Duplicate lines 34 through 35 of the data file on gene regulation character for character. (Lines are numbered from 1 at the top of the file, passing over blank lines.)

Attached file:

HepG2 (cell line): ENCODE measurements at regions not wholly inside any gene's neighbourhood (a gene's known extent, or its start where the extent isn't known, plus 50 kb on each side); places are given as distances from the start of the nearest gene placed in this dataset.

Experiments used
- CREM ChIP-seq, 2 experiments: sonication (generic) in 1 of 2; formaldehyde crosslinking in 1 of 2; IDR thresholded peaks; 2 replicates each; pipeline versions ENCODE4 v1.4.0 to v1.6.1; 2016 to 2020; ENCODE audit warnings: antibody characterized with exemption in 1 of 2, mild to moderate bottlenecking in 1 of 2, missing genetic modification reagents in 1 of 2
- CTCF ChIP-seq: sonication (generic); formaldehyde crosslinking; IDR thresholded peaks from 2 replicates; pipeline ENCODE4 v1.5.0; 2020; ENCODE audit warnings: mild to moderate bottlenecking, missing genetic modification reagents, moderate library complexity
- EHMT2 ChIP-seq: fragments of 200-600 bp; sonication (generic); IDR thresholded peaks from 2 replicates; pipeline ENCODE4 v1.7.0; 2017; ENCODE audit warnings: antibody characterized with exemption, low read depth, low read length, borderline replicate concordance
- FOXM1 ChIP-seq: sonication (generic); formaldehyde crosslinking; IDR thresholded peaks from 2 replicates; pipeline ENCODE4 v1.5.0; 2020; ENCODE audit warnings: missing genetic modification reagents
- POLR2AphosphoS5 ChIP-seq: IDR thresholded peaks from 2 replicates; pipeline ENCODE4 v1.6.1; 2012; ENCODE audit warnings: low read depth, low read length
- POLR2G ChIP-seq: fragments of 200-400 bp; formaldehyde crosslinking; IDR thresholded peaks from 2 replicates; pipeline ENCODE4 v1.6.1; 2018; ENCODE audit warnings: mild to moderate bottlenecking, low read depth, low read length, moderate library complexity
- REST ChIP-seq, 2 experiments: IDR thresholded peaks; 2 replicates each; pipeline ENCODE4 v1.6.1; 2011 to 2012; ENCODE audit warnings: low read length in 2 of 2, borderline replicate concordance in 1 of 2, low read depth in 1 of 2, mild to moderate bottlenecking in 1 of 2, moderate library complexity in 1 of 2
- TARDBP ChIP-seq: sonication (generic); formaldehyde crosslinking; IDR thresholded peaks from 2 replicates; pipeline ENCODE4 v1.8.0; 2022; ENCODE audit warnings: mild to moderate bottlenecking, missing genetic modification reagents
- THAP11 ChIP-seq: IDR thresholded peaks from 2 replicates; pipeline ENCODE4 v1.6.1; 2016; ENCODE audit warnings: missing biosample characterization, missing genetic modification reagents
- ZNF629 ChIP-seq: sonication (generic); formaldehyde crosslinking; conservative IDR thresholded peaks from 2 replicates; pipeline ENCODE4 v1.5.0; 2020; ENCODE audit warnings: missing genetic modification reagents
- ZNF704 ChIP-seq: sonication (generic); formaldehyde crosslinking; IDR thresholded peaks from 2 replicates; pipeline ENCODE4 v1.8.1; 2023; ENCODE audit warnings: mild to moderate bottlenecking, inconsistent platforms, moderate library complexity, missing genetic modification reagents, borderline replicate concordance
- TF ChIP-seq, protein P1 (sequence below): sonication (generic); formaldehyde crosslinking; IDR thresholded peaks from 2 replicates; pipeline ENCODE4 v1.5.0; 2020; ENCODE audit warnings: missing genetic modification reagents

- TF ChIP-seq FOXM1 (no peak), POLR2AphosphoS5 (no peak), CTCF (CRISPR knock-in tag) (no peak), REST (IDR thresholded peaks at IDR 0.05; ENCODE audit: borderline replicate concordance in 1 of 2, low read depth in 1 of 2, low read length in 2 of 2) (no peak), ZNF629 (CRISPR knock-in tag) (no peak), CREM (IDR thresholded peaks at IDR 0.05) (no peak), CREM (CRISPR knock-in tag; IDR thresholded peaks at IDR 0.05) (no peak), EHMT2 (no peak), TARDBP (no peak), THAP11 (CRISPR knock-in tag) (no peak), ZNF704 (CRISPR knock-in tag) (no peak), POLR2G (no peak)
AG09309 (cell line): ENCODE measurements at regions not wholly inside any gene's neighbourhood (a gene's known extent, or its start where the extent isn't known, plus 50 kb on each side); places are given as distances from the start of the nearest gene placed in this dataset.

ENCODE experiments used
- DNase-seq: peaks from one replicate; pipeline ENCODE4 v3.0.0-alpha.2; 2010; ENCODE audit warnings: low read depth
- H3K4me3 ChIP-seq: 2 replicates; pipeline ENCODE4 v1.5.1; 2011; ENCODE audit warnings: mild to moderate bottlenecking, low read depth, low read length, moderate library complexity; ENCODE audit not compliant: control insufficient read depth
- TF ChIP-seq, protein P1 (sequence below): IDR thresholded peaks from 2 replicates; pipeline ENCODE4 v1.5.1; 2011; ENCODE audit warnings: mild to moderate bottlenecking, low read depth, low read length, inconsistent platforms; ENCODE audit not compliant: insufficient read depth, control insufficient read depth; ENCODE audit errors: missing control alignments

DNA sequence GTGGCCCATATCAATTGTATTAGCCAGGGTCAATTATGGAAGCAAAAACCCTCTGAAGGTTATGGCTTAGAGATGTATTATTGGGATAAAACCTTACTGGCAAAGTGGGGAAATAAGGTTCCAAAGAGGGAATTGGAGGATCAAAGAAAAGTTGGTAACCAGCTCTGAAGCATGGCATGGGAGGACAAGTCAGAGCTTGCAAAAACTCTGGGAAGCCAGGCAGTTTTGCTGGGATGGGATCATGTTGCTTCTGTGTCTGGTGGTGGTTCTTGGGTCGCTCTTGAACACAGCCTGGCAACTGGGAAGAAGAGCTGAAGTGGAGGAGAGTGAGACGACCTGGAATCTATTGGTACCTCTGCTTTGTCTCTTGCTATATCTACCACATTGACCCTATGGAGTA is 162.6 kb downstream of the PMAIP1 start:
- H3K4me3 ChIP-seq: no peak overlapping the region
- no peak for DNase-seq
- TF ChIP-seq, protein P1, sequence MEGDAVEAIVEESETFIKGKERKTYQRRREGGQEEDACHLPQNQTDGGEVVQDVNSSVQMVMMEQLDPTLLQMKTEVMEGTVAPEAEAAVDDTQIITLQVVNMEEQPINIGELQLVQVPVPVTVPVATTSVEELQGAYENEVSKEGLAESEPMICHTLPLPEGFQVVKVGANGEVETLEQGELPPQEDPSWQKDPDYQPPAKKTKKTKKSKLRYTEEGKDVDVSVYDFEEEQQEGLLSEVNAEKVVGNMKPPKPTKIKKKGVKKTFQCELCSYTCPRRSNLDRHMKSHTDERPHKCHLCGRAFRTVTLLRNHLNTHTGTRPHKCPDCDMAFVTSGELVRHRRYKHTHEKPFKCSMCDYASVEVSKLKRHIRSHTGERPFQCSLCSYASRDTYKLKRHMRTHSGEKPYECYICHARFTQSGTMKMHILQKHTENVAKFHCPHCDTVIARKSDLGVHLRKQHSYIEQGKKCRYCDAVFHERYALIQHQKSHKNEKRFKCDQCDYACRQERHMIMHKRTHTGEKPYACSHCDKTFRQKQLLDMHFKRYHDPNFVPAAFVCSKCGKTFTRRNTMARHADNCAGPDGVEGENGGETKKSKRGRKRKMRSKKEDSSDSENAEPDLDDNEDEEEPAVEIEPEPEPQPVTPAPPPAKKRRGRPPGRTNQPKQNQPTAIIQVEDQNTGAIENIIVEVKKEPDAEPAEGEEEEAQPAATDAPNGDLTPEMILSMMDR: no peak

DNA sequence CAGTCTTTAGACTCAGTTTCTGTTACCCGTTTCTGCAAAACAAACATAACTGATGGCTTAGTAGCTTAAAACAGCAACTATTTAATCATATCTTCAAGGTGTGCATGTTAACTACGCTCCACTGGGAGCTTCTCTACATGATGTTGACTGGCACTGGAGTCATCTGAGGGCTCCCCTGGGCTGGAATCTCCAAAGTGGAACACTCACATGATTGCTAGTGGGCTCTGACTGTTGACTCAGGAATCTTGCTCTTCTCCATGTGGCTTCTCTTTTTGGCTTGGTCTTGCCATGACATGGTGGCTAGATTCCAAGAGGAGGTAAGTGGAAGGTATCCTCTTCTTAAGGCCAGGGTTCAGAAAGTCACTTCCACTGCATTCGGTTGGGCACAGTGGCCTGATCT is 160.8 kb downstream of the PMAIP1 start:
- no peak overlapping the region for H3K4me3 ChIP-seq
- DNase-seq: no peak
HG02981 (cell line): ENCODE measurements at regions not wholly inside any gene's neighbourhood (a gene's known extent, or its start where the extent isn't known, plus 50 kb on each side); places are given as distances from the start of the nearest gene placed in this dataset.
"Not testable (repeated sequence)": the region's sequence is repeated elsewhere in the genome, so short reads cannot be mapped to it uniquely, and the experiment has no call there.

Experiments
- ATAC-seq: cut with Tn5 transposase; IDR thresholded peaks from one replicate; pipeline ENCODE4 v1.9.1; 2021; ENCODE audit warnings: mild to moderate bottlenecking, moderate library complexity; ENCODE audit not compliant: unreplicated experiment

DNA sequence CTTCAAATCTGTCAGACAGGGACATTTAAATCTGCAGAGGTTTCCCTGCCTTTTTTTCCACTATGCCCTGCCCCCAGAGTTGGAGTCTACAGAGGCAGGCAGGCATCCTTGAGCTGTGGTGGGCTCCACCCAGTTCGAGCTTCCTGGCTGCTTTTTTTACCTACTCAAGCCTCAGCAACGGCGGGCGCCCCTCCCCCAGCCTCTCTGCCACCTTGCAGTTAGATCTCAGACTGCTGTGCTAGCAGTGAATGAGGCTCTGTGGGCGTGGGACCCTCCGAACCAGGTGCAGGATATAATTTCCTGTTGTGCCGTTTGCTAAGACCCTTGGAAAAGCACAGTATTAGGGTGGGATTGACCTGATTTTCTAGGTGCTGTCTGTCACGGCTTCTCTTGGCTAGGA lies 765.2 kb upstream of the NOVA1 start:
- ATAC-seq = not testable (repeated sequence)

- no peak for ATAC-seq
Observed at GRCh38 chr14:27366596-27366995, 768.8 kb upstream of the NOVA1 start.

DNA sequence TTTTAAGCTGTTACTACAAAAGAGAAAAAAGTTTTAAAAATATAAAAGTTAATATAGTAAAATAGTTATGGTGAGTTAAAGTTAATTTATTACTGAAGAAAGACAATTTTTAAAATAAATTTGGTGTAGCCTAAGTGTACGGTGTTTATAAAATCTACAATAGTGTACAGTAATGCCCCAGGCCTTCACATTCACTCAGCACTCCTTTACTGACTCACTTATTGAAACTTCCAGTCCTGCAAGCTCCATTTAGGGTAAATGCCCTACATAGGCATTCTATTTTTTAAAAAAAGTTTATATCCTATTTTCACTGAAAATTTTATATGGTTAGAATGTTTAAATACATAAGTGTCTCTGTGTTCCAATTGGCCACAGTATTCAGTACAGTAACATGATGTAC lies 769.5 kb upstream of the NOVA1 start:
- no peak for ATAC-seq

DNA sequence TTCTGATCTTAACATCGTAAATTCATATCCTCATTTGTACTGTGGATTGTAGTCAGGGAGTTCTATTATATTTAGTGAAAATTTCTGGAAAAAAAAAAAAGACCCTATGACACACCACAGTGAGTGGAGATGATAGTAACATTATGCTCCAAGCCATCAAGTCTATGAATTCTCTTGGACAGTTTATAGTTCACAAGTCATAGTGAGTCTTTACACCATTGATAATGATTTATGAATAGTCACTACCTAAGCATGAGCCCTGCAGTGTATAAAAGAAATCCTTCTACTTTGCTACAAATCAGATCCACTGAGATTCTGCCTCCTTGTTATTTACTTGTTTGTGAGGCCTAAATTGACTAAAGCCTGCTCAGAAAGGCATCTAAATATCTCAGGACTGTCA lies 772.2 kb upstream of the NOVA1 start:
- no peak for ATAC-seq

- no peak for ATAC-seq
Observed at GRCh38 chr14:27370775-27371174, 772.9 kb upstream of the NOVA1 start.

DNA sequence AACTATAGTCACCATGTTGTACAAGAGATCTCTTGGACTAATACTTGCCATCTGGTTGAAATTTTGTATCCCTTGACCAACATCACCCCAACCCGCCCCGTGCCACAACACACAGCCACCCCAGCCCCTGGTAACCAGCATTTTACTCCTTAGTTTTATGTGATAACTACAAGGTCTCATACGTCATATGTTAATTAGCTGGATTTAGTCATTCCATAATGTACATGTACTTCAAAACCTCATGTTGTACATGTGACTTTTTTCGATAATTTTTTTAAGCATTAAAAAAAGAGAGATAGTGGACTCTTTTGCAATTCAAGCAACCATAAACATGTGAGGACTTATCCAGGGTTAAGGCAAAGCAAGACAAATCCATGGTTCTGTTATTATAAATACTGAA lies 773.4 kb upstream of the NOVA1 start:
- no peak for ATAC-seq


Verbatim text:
- no peak for ATAC-seq
Observed at GRCh38 chr14:27366596-27366995, 768.8 kb upstream of the NOVA1 start.